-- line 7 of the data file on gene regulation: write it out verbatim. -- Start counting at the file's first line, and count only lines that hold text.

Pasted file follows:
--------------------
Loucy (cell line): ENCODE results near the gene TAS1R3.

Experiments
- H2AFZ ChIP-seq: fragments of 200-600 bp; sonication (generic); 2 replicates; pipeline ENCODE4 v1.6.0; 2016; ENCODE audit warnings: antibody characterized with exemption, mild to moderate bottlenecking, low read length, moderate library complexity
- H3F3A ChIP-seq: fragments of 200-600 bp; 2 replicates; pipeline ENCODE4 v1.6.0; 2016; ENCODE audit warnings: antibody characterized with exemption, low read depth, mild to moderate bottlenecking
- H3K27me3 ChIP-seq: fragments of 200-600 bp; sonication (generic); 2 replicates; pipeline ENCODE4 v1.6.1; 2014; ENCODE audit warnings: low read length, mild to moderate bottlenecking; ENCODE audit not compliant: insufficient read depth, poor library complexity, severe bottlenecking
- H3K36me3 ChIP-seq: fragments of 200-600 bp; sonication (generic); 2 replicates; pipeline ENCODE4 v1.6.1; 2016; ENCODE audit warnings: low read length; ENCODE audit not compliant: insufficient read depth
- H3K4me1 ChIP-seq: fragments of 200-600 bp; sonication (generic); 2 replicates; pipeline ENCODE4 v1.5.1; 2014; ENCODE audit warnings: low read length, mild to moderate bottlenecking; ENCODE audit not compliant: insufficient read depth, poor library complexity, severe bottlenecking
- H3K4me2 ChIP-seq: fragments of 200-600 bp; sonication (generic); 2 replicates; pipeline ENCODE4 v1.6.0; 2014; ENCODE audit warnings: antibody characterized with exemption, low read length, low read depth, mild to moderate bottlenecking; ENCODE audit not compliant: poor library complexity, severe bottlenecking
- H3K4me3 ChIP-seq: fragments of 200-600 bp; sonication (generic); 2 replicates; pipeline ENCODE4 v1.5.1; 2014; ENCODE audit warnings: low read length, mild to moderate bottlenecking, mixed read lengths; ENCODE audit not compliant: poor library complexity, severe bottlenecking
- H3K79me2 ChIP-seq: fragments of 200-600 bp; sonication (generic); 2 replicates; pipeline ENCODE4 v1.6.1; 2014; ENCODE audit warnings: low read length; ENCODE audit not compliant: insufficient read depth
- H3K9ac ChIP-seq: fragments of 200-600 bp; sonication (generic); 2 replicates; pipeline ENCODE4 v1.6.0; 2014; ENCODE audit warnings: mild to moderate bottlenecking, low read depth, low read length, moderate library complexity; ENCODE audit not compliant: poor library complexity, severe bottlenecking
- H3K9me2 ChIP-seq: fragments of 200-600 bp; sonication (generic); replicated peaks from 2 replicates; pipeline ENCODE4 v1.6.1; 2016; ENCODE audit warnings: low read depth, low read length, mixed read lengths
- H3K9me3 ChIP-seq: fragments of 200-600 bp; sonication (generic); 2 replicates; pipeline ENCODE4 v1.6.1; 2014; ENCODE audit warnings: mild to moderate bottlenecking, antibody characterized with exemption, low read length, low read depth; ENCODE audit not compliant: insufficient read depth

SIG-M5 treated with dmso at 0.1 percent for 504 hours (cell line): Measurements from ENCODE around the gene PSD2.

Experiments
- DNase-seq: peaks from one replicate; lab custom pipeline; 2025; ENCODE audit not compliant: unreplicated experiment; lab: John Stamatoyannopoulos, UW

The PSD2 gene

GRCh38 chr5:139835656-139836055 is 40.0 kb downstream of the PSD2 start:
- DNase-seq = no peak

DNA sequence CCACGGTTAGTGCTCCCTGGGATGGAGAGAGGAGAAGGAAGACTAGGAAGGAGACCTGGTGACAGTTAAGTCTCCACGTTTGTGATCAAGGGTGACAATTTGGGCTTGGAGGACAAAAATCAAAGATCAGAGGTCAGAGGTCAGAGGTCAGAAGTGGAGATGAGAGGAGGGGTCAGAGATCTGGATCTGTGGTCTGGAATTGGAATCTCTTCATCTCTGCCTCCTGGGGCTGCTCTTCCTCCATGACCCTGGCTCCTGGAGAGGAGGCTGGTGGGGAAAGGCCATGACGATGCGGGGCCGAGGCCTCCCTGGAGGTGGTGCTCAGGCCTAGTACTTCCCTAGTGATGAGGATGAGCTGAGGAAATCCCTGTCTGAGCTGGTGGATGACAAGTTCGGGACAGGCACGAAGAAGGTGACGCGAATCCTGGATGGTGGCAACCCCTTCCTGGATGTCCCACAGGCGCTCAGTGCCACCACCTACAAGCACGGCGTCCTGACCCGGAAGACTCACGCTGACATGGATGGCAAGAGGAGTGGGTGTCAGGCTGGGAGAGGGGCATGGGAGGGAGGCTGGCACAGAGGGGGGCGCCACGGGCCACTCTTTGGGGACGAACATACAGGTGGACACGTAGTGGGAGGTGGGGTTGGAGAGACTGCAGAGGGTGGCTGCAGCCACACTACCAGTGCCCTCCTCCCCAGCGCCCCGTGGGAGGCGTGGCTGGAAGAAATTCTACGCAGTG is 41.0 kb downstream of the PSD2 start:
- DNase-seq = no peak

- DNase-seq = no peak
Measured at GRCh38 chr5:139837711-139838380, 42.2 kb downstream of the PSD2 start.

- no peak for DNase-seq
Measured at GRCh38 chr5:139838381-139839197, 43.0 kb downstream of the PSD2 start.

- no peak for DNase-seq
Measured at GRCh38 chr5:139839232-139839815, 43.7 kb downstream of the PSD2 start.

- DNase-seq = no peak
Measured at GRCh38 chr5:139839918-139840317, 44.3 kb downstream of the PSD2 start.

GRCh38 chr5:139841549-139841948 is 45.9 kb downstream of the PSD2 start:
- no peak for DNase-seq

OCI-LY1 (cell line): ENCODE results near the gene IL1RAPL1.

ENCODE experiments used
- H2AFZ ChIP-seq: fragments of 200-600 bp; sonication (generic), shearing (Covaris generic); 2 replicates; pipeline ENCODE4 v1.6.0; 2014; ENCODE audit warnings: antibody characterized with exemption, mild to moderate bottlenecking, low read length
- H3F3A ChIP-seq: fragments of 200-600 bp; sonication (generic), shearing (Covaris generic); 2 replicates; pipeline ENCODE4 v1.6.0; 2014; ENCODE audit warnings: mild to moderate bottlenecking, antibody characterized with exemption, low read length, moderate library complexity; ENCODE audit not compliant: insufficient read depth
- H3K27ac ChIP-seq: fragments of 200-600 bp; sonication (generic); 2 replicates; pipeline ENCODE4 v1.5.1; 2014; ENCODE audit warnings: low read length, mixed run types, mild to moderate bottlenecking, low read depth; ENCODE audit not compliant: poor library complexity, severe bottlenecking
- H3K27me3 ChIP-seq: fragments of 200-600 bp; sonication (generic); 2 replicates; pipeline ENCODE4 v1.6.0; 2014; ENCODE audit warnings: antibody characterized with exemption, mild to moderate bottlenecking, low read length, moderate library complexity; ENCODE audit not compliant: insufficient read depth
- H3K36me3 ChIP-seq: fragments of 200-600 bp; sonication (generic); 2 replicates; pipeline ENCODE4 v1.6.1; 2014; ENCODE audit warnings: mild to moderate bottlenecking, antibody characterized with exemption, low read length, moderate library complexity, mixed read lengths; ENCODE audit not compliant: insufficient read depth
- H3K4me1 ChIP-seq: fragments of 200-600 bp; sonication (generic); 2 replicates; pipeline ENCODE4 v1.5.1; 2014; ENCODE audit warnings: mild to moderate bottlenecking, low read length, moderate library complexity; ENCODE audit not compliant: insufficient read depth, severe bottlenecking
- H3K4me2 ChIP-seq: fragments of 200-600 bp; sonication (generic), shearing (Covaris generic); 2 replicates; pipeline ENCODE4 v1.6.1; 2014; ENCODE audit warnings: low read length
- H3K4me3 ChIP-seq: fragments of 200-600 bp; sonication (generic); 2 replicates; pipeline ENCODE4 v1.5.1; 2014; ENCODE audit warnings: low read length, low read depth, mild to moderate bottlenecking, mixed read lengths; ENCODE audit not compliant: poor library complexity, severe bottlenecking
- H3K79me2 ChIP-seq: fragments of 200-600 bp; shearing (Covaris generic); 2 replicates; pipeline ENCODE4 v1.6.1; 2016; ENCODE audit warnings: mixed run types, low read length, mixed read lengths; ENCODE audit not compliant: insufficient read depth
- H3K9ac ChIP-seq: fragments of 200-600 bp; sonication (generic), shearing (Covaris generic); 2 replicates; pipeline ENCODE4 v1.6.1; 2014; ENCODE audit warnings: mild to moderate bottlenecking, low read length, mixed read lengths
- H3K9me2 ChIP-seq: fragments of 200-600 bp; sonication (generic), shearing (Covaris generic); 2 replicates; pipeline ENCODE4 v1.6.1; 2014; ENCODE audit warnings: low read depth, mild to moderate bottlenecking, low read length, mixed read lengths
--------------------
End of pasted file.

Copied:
- H3K4me1 ChIP-seq: fragments of 200-600 bp; sonication (generic); 2 replicates; pipeline ENCODE4 v1.5.1; 2014; ENCODE audit warnings: low read length, mild to moderate bottlenecking; ENCODE audit not compliant: insufficient read depth, poor library complexity, severe bottlenecking